Students miss gems in local restaurant scene

A TASTE OF INDIA: Future mass communications junior Jaya Sharma places her hands in front of her, a sign of welcome to the Indian eatery Dhaba Restaurant on Apache Boulevard. (Photo by Lindsey Fulkerson)

Students conditioned to ordering a pizza or settling for dining hall meals night after night are missing the big picture of the diverse Tempe culinary scene.

From traditional English fare to Indian cuisine, students are within walking distance of affordable food and opportunities to expand their meal horizons.

YC’s Mongolian Grill, near the corner of McClintock Drive and Southern Avenue, offers a distinctive take on stir-fry dishes.

“It’s create your own stir-fry,” YC’s owner Geoff Stanisic said. “You pick what you would like us to cook for you. You pick your own meat, your own veggies, your own noodles and your own sauce.”

Stanisic said the business model of YC’s caters to ASU students because it allows them to make their own meal decisions while still maintaining healthy and affordable options. The price for a large stir-fry bowl at the restaurant before 5 p.m. is $9.75.

“You are in control with what you are going to eat from the minute you step into the restaurant,” Stanisic said.

Cornish Pasty Co., on the corner of Hardy Drive and Seventh Street, also offers a variety of across-the-pond food.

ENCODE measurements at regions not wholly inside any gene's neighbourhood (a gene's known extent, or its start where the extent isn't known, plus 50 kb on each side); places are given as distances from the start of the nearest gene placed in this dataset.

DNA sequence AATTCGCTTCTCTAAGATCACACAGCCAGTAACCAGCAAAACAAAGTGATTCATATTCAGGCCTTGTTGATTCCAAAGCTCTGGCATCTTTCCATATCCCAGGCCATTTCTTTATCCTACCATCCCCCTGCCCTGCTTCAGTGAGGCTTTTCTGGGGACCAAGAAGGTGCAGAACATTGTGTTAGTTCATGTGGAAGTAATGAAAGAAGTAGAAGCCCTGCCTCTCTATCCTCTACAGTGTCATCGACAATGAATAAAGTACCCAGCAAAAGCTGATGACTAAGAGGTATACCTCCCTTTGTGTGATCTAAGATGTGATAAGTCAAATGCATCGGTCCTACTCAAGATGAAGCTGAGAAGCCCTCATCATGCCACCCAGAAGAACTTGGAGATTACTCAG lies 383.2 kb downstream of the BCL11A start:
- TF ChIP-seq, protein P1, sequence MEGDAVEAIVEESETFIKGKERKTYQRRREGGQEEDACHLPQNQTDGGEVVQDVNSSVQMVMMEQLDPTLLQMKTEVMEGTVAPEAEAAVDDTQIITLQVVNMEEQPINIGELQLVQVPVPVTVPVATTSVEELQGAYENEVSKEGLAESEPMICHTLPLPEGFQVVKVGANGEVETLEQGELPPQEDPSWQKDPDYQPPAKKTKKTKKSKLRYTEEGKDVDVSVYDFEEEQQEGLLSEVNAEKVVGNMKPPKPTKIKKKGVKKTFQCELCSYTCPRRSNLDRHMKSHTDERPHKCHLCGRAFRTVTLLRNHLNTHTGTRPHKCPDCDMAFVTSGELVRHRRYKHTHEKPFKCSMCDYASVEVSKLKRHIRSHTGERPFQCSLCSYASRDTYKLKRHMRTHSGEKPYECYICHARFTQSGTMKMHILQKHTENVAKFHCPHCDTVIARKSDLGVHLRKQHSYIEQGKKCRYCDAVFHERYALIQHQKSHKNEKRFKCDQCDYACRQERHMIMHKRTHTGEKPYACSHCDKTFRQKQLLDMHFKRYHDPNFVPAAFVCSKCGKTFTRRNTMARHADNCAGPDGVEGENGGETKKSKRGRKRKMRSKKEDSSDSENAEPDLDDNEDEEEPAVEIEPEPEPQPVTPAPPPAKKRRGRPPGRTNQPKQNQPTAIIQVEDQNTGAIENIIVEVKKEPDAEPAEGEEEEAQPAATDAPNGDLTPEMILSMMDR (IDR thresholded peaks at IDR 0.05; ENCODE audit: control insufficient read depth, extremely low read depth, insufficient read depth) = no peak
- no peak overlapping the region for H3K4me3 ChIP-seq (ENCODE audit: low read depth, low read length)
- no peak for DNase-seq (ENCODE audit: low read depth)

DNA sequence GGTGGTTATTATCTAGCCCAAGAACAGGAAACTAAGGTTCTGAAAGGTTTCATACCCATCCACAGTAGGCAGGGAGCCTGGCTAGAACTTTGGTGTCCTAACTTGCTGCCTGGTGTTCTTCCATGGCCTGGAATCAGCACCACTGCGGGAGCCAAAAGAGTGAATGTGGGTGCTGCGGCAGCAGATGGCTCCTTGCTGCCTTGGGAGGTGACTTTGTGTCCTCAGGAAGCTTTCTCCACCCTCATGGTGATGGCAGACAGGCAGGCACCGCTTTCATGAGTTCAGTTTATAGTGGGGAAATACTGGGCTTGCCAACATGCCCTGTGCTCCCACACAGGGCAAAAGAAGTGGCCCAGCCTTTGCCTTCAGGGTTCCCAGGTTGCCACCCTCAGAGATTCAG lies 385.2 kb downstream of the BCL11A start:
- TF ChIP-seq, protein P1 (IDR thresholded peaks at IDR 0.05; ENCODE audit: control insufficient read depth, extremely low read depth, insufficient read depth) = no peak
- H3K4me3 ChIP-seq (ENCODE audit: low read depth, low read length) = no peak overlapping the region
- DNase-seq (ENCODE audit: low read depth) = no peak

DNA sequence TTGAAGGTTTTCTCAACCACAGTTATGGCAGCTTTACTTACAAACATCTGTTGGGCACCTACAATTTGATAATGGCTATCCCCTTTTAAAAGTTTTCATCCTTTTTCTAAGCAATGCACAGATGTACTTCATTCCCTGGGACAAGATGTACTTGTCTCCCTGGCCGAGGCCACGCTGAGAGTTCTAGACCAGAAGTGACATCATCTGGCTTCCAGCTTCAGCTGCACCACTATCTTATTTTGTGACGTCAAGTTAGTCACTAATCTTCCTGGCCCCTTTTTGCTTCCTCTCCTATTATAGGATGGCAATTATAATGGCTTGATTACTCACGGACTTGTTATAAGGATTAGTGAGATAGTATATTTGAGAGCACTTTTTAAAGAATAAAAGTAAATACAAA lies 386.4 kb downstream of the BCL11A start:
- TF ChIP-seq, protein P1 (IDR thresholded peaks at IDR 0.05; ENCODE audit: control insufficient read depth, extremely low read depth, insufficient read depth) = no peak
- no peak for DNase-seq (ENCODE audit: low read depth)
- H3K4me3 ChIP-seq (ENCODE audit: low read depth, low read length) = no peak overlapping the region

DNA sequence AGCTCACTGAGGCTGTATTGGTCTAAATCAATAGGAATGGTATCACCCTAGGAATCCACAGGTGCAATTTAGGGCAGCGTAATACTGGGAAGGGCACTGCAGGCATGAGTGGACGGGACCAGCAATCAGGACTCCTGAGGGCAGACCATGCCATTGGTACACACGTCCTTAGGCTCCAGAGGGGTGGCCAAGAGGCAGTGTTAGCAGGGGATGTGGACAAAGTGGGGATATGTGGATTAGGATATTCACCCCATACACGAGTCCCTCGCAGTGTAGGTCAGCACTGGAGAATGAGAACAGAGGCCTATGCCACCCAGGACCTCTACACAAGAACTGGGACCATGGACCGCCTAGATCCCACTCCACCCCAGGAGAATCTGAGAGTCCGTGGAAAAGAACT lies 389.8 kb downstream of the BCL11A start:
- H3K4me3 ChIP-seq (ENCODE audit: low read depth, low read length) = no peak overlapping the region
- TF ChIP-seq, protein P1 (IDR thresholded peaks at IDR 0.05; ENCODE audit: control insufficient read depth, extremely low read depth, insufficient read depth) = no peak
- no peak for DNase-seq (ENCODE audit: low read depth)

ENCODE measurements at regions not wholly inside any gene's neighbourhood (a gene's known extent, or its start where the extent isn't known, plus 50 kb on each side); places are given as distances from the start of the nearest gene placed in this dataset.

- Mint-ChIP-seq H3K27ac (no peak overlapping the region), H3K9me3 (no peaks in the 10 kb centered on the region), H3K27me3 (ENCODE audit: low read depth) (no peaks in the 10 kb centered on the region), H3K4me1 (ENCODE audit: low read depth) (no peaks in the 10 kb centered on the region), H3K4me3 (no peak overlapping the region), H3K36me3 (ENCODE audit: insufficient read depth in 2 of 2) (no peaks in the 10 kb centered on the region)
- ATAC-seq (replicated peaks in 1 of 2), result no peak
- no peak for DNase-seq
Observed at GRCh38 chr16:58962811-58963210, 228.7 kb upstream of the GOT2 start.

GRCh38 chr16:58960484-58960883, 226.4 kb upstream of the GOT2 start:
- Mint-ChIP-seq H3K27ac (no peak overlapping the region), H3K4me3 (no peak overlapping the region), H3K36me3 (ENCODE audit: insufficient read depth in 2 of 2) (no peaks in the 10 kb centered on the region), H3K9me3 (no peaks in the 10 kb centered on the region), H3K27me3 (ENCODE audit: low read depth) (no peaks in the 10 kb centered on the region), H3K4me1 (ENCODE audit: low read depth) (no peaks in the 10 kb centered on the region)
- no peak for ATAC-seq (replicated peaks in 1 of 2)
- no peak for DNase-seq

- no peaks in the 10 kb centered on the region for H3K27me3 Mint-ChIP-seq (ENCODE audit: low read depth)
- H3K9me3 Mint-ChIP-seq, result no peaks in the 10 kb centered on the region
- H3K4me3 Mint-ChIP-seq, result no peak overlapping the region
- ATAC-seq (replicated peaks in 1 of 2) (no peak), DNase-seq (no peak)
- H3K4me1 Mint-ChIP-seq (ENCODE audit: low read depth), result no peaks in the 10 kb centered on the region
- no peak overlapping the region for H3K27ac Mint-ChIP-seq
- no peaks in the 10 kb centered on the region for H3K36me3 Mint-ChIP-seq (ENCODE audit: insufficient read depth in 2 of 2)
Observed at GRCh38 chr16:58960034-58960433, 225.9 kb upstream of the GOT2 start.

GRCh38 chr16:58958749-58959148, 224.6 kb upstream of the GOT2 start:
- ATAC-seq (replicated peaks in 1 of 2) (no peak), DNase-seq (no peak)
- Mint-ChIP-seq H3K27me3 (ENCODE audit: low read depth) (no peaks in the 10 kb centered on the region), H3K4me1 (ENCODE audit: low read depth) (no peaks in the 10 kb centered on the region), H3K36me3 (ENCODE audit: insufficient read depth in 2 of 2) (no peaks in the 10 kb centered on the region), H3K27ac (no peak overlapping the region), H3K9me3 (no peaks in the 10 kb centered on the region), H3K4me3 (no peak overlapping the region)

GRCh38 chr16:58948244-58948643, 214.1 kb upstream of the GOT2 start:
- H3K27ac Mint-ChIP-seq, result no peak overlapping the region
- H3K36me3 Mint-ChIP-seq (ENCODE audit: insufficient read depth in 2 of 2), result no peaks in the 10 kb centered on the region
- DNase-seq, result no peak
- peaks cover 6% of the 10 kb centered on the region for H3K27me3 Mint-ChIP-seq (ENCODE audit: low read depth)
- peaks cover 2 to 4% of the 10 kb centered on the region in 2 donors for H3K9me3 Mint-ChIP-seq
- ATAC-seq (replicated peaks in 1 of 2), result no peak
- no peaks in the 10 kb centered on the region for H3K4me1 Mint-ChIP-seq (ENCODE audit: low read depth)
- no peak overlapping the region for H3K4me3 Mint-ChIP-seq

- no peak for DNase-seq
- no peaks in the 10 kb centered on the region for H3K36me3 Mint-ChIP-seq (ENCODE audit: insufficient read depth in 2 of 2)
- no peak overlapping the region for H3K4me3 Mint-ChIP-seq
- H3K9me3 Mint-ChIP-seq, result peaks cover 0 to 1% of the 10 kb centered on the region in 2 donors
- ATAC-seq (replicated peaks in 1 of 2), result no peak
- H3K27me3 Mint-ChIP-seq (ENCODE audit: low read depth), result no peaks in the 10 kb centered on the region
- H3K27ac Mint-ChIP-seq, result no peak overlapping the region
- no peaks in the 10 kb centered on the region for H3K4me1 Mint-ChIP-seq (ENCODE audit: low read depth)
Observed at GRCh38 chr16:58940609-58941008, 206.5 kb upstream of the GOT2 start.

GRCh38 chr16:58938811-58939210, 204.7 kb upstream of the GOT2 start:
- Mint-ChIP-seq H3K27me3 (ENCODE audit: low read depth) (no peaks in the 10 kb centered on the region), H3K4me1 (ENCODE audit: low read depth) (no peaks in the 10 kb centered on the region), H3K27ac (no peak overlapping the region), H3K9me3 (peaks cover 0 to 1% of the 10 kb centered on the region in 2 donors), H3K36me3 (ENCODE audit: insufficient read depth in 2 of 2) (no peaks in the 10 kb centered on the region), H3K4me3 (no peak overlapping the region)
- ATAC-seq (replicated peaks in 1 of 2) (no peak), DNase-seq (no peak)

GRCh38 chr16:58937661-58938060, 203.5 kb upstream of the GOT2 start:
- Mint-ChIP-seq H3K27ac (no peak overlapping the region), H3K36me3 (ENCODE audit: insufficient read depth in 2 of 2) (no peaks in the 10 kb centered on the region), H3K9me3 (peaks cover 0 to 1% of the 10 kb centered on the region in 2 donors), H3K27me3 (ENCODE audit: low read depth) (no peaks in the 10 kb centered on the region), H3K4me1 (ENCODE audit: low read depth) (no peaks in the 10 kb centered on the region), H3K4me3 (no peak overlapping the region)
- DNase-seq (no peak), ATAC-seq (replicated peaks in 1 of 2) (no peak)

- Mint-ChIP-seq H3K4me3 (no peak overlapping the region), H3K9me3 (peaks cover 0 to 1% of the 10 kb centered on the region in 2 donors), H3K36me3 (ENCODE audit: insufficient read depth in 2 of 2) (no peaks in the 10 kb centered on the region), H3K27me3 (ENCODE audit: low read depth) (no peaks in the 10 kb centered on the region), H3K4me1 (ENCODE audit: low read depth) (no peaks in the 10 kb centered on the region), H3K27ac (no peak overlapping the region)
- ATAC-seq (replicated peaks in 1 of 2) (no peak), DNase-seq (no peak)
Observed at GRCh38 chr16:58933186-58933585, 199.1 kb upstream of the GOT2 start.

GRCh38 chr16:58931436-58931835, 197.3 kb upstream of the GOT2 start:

The restaurant features traditional English miner food, called pasties, which are personal pies filled with meat, vegetables or even vegan options, manager Brandon Volkenant said.

Each pasty on the menu is below $10.

“We offer a very laid back environment to sit and study,” Volkenant said. “It’s a good spot you can come and relax without being pressured to make a heavy purchase.”

The Dhaba is another restaurant offering a different dining experience, serving Punjabi style food found in northern India, owner Raveen Arora said.

The Dhaba is across from the McClintock Drive/Apache Boulevard light rail stop and offers customary dishes along with vegetarian and vegan options all under $20, Arora said.

Arora said the restaurant has continued to grow because his focus is to keep quality ingredients rather than undercutting costs like competitors in the area.

“It’s the quality of our ingredients,” Arora said. “The basic difference is the quality and our huge emphasis on service.”

Stanisic said the region around the University and Tempe is teeming with local, independent and quality restaurants.

“(There is) a lot of good independent food in the ASU area,” Stanisic said. “It’s a nice thing to have survived and thrived.”

Reach the reporter at brennan.j.smith@asu.edu

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